I would argue that the cause of urine burns in the lawn isn’t nitrogen, but *alkaline* urine. I’m a professional pet waste specialist, a “poop scooper”, and I have yet to see areas which have been burned by urine which are greener at the edges. For urine burns, I’ve found that acidifying the urine with vinegar in the water or adding a little tomato paste (an acidic food) to the food, among other things, can aid in eliminating them. Solid waste, however, is a different matter. It’s usually high in nitrogen…you can see the results of someone not picking up after their dog because as the waste breaks down, it burns a small area but boosts the grass within a few inches of the composting waste — upon careful examination, you can usually find some remains of the waste. This is the same reaction as accidentally dumping a small pile of fertilizer on the lawn and not getting it all picked up. Cheap food which is high in corn is much higher in nitrogen than high quality food, and when solid waste is left to decompose, will cause “green donuts” in the lawn. Picking up after your dog or having someone else do it is the best way to avoid these “donuts”.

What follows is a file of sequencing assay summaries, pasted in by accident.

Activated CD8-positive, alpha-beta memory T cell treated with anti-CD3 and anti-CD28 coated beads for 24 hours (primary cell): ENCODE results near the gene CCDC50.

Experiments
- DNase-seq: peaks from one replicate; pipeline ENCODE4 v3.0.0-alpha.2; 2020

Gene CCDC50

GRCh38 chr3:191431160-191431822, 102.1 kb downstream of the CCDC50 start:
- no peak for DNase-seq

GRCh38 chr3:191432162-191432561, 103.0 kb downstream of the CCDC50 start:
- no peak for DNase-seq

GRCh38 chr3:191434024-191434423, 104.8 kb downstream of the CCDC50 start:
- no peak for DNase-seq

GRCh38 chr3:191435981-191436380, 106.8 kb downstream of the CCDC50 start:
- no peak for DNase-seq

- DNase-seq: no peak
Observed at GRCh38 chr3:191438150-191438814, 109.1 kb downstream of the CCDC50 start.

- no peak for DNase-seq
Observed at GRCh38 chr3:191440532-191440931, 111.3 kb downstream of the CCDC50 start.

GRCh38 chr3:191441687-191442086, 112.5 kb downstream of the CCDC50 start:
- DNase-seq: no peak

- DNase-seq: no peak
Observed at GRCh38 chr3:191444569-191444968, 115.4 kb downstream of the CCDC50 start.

Courtney January 6, 2012 at 7:32 pm

Thank you, this article has been very helpful. My neighbors in our apartment complex are getting fed up with my dog killing our grass and I have been searching for a solution. I tried the oral vitamin chews that you give you dog and warn anyone against trying them to fix the problem. They apparently work with the misconception of the pH of your dogs urine being the problem and gave my dog a horrible bladder infection. After much money gone to the vet, his pee was still killing the lawn. So we saw no effect whatsoever on the lawn and made our poor baby sick. It makes so much more sense to be proactive with your lawn choices and training your dog than it does to try to change his body chemistry.